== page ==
Audiences can always count on Mr. Sasse’s dramas to be entertaining, moving, and transcending different generations and cultures. This year’s “Tales of Wonder,” performed by the RLT players at Penang PAC from December 3-5th, was no exception.
The night kicked off with Thizbe Balzer (12) leading the RLT dancers in a festive Christmas dance to an upbeat remix of “The First Noel.” After that, the series of impactful performances began. The wide array of themes ranged from capitalism to a redneck Santa Claus. The untraditional themes forced audience members to question the true meaning of Christmas from many different viewpoints. "I really enjoyed RLT this year because of the Christmas themed show. It was a wonderful way to combine the hilarious and poignant aspects of Christmas traditions and bring the audience to both chuckling laughter and meaningful tears," Hannah Graves (12) shared.
It was refreshing to see some newcomers join the RLT players this year. Sara Stoltzfus (9) and Seth Kelley (9) had their RLT acting debut, joining Ysabel Loh (12) and Aaron Chand (11) in a clever skit depicting the rivalry in a boys vs. girls snowball fight. After a few more light-hearted plays to get people into the Christmas spirit, the mood changed in a moving drama entitled “Christmas in the Trenches, 1914.” The mini-drama was based off of the true story in WW1 when soldiers from opposing sides laid down their guns and celebrated Christmas together. The skit depicted three British soldiers deep in the trenches on Christmas Eve. Seth Kelley (9) seemed to be the youngest of the bunch and was reminiscing aloud about all his Christmas Eve memories. Joel Frohlich (11), an older, more realistic soldier snapped at him to be quiet as it wasn’t realistic or helpful to be thinking of such happy times when they were at war. Aaron Chand (11) comes over in time to hear the other side propose a Christmas truce. Skeptical at first, the three soldiers lay down their guns and walk forward. A soccer ball is playfully kicked toward them, symbolizing that the war was on a standstill. Aaron Chand (11) reflected on his role in the skit by saying, "I think the most moving moment in RLT for me personally was putting myself in the shoes of those soldiers in WWI. It gives me an immense appreciation for what our soldiers do for us and how they sometimes aren't able to go home for Christmas holidays."
Kimberly Horton (11) also gave a moving performance, acting as a lonely grandmother whose children and grandchildren decided not to visit her for Christmas. Her sad tears jolted the hearts of everyone in the room, reminding everybody to let their family how much they love and value them.
The mood didn’t stay down for too long, though. Joel Halbeldl (12) brought the audience back to uncontrollable fits of laughter in the stand out skit entitled “Jolly Old St. Hick.” Joel sported a man bun and his long anticipated Santa beard as he played the role of a flamboyant redneck helping out two uptight city folks. The couple, Hannah Graves (12) and Aaron Chand (11), were quick to judge this unfamiliar hillbilly, but that didn’t stop him from showing them kindness and hospitality. As the story came to an end, it was revealed that the hospitable redneck was Santa Claus all along.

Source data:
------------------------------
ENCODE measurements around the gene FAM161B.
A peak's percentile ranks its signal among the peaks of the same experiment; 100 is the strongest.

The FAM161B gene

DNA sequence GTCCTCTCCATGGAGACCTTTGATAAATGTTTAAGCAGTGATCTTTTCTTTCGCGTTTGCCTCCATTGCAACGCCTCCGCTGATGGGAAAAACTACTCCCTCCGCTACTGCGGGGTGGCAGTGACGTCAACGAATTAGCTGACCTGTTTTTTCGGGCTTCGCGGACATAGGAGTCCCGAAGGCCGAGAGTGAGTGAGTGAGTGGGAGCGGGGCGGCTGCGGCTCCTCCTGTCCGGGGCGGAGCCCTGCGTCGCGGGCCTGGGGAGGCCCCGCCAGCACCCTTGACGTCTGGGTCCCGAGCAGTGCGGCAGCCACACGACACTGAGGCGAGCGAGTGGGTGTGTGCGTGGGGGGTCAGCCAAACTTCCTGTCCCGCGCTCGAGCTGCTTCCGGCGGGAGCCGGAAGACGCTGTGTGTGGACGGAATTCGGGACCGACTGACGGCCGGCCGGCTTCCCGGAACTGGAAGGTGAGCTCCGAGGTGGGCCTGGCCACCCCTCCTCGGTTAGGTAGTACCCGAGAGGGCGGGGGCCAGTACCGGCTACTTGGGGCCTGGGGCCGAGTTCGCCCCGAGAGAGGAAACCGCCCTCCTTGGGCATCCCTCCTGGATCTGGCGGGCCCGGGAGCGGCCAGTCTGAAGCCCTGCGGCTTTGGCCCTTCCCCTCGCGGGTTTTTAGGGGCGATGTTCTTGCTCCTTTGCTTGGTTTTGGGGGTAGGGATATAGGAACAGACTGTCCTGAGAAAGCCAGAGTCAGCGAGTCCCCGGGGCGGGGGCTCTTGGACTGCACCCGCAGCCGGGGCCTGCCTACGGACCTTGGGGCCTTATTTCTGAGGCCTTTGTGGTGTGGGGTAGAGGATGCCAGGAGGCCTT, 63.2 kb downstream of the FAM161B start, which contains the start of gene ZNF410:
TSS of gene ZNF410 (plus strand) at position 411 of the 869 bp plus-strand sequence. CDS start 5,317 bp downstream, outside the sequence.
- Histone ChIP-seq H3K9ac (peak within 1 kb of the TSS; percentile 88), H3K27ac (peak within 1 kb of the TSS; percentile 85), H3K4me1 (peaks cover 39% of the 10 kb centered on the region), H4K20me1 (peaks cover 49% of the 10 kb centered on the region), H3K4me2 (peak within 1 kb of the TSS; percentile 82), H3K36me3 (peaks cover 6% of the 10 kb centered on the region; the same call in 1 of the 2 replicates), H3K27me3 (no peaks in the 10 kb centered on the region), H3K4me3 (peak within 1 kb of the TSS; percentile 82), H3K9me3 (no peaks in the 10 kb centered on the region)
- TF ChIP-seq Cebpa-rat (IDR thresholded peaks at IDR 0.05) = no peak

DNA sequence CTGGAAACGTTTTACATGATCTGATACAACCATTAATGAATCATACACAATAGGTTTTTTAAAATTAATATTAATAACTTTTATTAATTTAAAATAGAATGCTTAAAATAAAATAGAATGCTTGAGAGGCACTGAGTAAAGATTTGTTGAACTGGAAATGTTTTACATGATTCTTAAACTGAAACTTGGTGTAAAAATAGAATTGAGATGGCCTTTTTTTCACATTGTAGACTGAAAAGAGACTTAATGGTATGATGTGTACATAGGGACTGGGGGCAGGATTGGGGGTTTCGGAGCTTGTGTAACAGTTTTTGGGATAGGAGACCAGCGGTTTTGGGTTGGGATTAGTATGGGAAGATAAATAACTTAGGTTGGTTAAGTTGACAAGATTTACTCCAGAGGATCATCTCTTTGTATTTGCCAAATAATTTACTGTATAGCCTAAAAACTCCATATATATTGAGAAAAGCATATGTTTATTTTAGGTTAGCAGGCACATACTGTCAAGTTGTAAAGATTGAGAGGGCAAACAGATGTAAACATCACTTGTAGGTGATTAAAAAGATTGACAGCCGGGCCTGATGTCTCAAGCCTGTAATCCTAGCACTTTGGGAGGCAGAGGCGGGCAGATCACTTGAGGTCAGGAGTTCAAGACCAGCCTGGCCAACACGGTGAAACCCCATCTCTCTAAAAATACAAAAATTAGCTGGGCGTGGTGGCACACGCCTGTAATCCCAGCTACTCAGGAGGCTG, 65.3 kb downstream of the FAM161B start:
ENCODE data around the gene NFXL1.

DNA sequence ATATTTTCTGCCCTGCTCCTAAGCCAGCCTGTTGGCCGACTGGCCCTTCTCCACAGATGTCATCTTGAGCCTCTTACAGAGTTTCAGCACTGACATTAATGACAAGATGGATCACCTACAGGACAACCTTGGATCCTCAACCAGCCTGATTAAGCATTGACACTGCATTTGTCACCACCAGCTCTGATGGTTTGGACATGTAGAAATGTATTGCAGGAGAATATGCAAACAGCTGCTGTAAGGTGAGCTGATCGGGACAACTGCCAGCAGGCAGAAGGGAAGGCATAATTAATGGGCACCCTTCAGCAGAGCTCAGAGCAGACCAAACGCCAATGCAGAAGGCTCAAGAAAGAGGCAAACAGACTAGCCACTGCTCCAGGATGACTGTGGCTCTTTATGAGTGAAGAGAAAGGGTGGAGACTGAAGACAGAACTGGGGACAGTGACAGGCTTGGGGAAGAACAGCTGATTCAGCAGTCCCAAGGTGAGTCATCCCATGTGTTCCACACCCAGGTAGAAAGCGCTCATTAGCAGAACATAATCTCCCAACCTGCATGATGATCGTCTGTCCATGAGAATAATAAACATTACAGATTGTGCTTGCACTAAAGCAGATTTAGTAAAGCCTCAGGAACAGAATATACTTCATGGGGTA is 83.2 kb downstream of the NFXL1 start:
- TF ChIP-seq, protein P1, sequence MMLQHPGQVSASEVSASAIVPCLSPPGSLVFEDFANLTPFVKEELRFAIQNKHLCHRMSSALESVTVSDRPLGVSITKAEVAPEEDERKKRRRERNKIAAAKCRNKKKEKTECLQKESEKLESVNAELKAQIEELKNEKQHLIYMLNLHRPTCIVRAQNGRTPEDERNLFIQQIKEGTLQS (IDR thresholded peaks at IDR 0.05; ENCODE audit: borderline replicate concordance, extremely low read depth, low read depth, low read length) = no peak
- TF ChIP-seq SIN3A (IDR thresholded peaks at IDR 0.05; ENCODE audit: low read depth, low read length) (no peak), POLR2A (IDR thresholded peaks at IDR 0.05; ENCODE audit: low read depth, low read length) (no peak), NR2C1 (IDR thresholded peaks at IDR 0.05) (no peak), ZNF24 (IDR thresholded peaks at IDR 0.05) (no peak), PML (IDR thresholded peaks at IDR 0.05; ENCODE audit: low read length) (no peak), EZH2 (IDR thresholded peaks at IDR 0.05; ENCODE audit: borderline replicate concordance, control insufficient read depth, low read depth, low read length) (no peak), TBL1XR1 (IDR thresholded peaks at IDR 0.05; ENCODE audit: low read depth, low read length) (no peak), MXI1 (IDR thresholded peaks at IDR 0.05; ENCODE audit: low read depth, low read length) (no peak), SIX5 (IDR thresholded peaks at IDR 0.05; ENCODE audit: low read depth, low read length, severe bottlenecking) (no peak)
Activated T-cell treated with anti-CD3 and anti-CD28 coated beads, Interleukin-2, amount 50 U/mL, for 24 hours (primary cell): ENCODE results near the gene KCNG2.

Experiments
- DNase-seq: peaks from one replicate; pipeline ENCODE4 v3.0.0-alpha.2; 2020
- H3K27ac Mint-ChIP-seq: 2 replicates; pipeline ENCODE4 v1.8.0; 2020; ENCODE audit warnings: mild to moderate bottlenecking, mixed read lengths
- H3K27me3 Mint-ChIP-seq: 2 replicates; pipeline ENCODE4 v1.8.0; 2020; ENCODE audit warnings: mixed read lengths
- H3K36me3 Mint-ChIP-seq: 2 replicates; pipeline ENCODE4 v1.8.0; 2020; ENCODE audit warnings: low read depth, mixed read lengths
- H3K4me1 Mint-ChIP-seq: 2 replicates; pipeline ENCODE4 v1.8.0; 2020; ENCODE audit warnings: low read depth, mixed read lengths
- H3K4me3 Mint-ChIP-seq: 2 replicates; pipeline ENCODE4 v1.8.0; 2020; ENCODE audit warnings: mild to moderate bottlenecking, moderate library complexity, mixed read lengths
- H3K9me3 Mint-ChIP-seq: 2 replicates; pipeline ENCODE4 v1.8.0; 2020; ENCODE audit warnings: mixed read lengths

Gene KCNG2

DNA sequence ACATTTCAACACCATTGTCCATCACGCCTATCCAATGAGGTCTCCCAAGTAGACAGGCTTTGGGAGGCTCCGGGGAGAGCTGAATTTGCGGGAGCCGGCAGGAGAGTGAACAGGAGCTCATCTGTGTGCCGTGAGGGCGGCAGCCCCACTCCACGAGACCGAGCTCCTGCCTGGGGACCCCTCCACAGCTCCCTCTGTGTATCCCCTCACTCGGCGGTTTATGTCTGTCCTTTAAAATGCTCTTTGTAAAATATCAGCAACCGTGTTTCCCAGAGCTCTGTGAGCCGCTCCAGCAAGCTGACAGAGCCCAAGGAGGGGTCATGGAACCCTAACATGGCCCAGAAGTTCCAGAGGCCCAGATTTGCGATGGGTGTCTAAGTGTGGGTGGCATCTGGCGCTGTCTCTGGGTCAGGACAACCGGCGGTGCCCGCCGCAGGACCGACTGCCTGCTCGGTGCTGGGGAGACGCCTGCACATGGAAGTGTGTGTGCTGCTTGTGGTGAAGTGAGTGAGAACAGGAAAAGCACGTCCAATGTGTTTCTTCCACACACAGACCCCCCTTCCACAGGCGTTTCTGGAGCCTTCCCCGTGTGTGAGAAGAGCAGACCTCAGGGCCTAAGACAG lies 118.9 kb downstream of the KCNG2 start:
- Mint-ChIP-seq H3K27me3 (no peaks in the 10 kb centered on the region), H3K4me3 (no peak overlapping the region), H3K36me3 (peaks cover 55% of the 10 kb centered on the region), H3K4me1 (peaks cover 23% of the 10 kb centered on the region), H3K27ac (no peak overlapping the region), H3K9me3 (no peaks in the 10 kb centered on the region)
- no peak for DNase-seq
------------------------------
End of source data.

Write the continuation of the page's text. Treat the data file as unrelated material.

Another audience favorite was “The Spies & Mrs. Claus” where Lexi Zimbulis (12) and Aaron Chand (11) stole the show, acting as hysterical elves spying for Santa to find out what Mrs. Claus (Kimberly Horton) got him for Christmas. Audience members were trying to catch their breath while laughing hysterically at Lexi’s convincing and dedicated portrayal of one of Santa’s elves.
The night was eventually brought to an end with the closing musical, “The Last Shepherd.” Joel Frohlich (11) played the role of the last Shepherd, while Ysabel Loh (12) acted as an outcast woman looking for mercy and hope. Ysabel’s portrayal of the outcast woman was both convincing and heart-rending. The story brought everyone back to the true meaning of Christmas and reminded them not to be so quick to judge and condemn. Jesus wasn’t about condemnation, rather he was about love—unconditional love. Christmas is a fun time filled with food, presents, and decorations; but more importantly, it is a time to remember and honor the birth of Jesus. It is a time to show family and friends how much they are loved and valued. The RLT performances taught viewers to treat strangers and people who are different from them with as much love and dignity as they would anyone else. Audience members left the theater that night impacted with a new and different perspective on Christmas.
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